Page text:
Venous reflux can cause a range of symptoms in patients, all the way from no or minimal symptoms to severe problems such as chronic skin changes, thrombophlebitis, spontaneous venous hemorrhage and non-healing leg ulcers.  Without proper treatment, venous reflux can become debilitating; however, with proper evaluation and targeted treatment, many patients can experience dramatic symptom relief.

What treatment options are available for venous reflux?

NCMA Vein Center offers several treatment options for venous reflux / insufficiency depending on your disease severity and anatomy. One popular treatment is radiofrequency ablation (also known as Venefit or VNUS Closure). It is a minimally invasive outpatient procedure that leaves minimal scarring at the puncture site. A small tube (less than 2 mm) is inserted into the insufficient vein, which delivers radiofrequency energy to heat the vein from the inside causing your body to form a natural scar reaction to close the vein. Your leg is typically wrapped in a compression dressing for about 48 hours to ensure the scar reaction is complete. Like all procedures we offer at NCMA Vein Center, this is typically done in the office using only local anesthesia, and does not require a hospital stay. Most patients find that the procedure is nearly painless, and the vast majority of patients are back to their usual routine by the next day.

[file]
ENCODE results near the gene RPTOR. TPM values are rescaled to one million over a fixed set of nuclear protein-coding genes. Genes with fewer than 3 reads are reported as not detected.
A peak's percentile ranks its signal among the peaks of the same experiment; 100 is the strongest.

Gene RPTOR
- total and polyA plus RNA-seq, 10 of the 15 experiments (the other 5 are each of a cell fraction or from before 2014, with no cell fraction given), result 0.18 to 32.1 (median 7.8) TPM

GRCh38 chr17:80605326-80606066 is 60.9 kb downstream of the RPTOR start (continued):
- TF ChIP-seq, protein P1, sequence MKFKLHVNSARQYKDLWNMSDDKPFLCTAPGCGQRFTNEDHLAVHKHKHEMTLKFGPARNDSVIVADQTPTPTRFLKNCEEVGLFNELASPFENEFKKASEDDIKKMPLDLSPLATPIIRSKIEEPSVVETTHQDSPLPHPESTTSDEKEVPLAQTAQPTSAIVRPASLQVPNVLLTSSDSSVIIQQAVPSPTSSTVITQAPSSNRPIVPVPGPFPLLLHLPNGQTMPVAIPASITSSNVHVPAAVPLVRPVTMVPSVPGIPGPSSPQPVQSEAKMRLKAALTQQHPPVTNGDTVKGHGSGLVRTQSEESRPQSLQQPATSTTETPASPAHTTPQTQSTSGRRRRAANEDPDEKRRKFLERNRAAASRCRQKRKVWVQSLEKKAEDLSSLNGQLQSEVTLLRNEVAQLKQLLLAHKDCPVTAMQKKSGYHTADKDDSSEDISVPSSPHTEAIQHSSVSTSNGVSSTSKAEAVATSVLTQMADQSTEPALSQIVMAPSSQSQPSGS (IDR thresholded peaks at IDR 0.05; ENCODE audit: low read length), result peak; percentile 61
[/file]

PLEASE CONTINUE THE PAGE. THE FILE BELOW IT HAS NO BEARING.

A newer minimally invasive treatment option called Venaseal is also available through NCMA Vein Center. In this procedure an adhesive is delivered through a small tube (less than 2 mm) directly into the insufficient vein to cause immediate closure. The procedure is also done under local anesthesia, typically performed in the office and in most cases takes half an hour or less to complete. Patients can return to work immediately and do not require use of post-procedure compression stockings, unlike radiofrequency ablation.

Varicose vein frequent questions

What are varicose veins?

Varicose veins are large, raised, swollen blood vessels that twist and turn. They can be seen and felt right under the surface of the skin. Varicose veins usually occur in the legs and feet. They can cause a feeling of heaviness, discomfort, swelling or skin discoloration in affected areas.

Varicose veins are a fairly common condition in the U.S., affecting around 23 percent of all Americans, according to WebMD. For many the condition is a family trait. If other family members have varicose veins there is a greater chance you will, too. Women are twice as likely as men to get varicose veins.

What are the symptoms of varicose veins?